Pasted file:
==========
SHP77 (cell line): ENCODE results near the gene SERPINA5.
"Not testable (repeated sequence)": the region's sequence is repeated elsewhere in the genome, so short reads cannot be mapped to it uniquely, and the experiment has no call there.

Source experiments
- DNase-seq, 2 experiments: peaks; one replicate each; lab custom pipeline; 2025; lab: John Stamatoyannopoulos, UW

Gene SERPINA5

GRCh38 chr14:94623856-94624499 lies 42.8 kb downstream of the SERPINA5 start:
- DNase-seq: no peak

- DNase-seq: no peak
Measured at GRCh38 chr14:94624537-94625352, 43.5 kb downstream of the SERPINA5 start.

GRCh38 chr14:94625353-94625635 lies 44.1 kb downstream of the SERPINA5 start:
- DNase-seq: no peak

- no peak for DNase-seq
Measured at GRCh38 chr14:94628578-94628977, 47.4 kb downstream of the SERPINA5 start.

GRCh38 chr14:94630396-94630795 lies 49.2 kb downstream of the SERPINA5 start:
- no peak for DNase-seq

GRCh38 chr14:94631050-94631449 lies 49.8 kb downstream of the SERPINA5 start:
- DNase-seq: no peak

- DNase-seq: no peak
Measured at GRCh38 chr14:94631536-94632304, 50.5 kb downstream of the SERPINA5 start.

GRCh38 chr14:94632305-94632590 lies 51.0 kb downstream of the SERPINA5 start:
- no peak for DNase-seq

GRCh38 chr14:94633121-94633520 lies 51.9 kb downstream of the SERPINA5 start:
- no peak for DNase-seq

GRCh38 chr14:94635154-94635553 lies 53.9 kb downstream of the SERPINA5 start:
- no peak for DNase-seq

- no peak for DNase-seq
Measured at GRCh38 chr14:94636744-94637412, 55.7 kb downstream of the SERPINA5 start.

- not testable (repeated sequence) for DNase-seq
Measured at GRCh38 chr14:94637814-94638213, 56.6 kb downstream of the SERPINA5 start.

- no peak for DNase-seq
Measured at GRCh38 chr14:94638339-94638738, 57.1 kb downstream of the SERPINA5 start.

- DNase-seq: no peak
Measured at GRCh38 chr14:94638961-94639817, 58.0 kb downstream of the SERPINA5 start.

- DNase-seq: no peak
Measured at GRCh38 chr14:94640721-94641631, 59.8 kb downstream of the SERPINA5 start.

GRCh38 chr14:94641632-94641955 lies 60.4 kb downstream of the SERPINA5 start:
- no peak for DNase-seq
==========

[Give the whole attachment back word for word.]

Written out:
SHP77 (cell line): ENCODE results near the gene SERPINA5.
"Not testable (repeated sequence)": the region's sequence is repeated elsewhere in the genome, so short reads cannot be mapped to it uniquely, and the experiment has no call there.

Source experiments
- DNase-seq, 2 experiments: peaks; one replicate each; lab custom pipeline; 2025; lab: John Stamatoyannopoulos, UW

Gene SERPINA5

GRCh38 chr14:94623856-94624499 lies 42.8 kb downstream of the SERPINA5 start:
- DNase-seq: no peak

- DNase-seq: no peak
Measured at GRCh38 chr14:94624537-94625352, 43.5 kb downstream of the SERPINA5 start.

GRCh38 chr14:94625353-94625635 lies 44.1 kb downstream of the SERPINA5 start:
- DNase-seq: no peak

- no peak for DNase-seq
Measured at GRCh38 chr14:94628578-94628977, 47.4 kb downstream of the SERPINA5 start.

GRCh38 chr14:94630396-94630795 lies 49.2 kb downstream of the SERPINA5 start:
- no peak for DNase-seq

GRCh38 chr14:94631050-94631449 lies 49.8 kb downstream of the SERPINA5 start:
- DNase-seq: no peak

- DNase-seq: no peak
Measured at GRCh38 chr14:94631536-94632304, 50.5 kb downstream of the SERPINA5 start.

GRCh38 chr14:94632305-94632590 lies 51.0 kb downstream of the SERPINA5 start:
- no peak for DNase-seq

GRCh38 chr14:94633121-94633520 lies 51.9 kb downstream of the SERPINA5 start:
- no peak for DNase-seq

GRCh38 chr14:94635154-94635553 lies 53.9 kb downstream of the SERPINA5 start:
- no peak for DNase-seq

- no peak for DNase-seq
Measured at GRCh38 chr14:94636744-94637412, 55.7 kb downstream of the SERPINA5 start.

- not testable (repeated sequence) for DNase-seq
Measured at GRCh38 chr14:94637814-94638213, 56.6 kb downstream of the SERPINA5 start.

- no peak for DNase-seq
Measured at GRCh38 chr14:94638339-94638738, 57.1 kb downstream of the SERPINA5 start.

- DNase-seq: no peak
Measured at GRCh38 chr14:94638961-94639817, 58.0 kb downstream of the SERPINA5 start.

- DNase-seq: no peak
Measured at GRCh38 chr14:94640721-94641631, 59.8 kb downstream of the SERPINA5 start.

GRCh38 chr14:94641632-94641955 lies 60.4 kb downstream of the SERPINA5 start:
- no peak for DNase-seq